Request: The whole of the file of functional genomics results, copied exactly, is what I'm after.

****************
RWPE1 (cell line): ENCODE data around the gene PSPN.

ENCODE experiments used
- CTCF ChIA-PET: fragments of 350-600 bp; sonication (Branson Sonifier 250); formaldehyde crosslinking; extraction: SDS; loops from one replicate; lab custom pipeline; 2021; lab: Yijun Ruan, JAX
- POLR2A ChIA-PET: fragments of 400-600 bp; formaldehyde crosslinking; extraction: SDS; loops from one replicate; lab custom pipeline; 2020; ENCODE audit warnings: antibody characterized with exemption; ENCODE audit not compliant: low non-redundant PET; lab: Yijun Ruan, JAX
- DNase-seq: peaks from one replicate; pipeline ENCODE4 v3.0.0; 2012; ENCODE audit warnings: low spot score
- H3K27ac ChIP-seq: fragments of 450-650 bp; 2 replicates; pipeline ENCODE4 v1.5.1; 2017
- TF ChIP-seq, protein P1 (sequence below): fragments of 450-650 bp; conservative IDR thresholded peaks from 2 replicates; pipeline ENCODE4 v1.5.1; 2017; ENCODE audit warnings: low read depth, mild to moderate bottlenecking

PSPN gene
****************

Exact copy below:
RWPE1 (cell line): ENCODE data around the gene PSPN.

ENCODE experiments used
- CTCF ChIA-PET: fragments of 350-600 bp; sonication (Branson Sonifier 250); formaldehyde crosslinking; extraction: SDS; loops from one replicate; lab custom pipeline; 2021; lab: Yijun Ruan, JAX
- POLR2A ChIA-PET: fragments of 400-600 bp; formaldehyde crosslinking; extraction: SDS; loops from one replicate; lab custom pipeline; 2020; ENCODE audit warnings: antibody characterized with exemption; ENCODE audit not compliant: low non-redundant PET; lab: Yijun Ruan, JAX
- DNase-seq: peaks from one replicate; pipeline ENCODE4 v3.0.0; 2012; ENCODE audit warnings: low spot score
- H3K27ac ChIP-seq: fragments of 450-650 bp; 2 replicates; pipeline ENCODE4 v1.5.1; 2017
- TF ChIP-seq, protein P1 (sequence below): fragments of 450-650 bp; conservative IDR thresholded peaks from 2 replicates; pipeline ENCODE4 v1.5.1; 2017; ENCODE audit warnings: low read depth, mild to moderate bottlenecking

PSPN gene